Leahy: Virginia Voters Can Be Thankful This Season
Virginia rightfully claims to have celebrated the first Thanksgiving in 1619 a few miles downstream from what would one day become Richmond. The meal wasn’t great, and the settlement itself was destroyed a couple of years later — both very on-brand events for Virginia.
But thanks were given, long before the Pilgrims ever set foot on a rock in Massachusetts Bay. With that history established, let’s give some contemporary thanks for some of what’s happened in Virginia this year and a prayer that a few things never repeat themselves again.
On the thankful side: a peaceful transition of power. Such thanks should not be necessary. But given the extraordinary words and deeds of the Trumpish diehards at the beginning of the year, it seemed the nation’s long streak of peaceful transitions between presidential administrations would come crashing down.
Matters were made even worse when all three Republican members of Virginia’s House delegation — Reps. Ben Cline, H. Morgan Griffith and Rob Wittman — added their names to a ludicrous Supreme Court brief challenging the legitimacy of other state’s electoral votes.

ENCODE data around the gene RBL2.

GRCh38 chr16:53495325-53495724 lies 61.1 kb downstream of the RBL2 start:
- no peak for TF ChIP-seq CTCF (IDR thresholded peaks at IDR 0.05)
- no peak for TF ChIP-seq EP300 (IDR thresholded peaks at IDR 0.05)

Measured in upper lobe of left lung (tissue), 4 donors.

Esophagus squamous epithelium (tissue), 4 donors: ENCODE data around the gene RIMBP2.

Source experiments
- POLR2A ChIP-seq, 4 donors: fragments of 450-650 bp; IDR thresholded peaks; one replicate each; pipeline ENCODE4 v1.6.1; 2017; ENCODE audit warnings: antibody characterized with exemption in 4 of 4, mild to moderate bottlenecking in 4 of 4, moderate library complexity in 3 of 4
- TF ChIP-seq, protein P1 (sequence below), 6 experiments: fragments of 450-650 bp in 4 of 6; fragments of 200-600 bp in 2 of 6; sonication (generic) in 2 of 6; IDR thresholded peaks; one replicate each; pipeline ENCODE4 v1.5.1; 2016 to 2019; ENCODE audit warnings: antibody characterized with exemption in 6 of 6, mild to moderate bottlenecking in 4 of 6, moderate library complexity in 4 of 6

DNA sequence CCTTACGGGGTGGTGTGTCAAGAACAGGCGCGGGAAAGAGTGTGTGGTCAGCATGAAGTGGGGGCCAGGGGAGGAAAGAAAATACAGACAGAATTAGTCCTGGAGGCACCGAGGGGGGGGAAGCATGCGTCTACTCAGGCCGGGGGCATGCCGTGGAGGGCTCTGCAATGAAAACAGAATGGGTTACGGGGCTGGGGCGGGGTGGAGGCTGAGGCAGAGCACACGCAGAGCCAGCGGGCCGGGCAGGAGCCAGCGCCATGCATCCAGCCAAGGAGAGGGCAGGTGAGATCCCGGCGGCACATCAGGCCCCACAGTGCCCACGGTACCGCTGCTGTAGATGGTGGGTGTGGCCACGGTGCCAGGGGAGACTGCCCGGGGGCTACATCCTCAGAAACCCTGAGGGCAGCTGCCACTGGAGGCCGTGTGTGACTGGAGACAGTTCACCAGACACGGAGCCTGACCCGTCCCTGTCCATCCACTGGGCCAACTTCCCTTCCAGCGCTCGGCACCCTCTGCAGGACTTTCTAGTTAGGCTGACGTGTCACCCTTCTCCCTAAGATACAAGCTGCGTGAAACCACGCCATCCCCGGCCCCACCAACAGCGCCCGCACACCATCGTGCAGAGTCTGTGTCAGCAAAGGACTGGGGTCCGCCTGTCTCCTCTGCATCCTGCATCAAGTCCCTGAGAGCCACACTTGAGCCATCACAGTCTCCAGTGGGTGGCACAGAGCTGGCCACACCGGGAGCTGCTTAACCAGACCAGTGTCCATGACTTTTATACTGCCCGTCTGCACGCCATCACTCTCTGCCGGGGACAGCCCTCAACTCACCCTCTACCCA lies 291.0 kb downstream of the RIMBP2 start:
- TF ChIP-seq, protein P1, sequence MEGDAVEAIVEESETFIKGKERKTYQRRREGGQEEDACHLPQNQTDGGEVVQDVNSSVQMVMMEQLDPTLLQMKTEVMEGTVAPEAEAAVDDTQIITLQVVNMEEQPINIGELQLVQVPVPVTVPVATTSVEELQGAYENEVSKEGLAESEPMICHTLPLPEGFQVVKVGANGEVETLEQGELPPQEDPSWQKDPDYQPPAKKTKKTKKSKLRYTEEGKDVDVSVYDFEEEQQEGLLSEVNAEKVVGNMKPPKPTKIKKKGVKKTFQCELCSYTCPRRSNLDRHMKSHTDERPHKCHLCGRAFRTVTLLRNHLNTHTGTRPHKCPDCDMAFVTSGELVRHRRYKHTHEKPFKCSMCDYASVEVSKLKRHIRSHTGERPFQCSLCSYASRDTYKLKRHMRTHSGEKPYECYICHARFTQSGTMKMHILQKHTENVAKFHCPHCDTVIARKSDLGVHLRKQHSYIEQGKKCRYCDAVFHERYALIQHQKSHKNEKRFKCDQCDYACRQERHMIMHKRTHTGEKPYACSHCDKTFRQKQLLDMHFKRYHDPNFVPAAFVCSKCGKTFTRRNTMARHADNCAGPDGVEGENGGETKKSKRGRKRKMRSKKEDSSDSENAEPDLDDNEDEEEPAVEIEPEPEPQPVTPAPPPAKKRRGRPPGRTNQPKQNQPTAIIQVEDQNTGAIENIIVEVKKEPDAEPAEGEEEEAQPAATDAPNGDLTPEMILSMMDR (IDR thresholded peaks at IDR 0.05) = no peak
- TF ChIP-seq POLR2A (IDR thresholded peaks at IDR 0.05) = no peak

All of this makes Virginia’s recent election so refreshing — and worthy of thanks. Virginia voters unceremoniously stripped Democrats of trifecta control of state government. Democrats’ response? A lot of hand-wringing, doubt, and searching for answers. The usual, normal things political parties go through when they lose.
There were no protests, no unhinged conspiracy theories, no cries about rigged elections. Oh, there were claims of foul electoral play. But those utterly baseless accusations arose from the fever swamps on the right. And of course, no angry, armed mob will attempt to storm Mr. Jefferson’s capitol.
Instead, there will be a peaceful handoff from Gov. Ralph Northam (D) to Gov.-elect Glenn Youngkin (R). It will be the same for the offices of lieutenant governor and attorney general. No drama. No bizarre lawsuits from a deep-blue state attorney general claiming fraud. Just morning coats and a few parties, and then everybody getting back to work.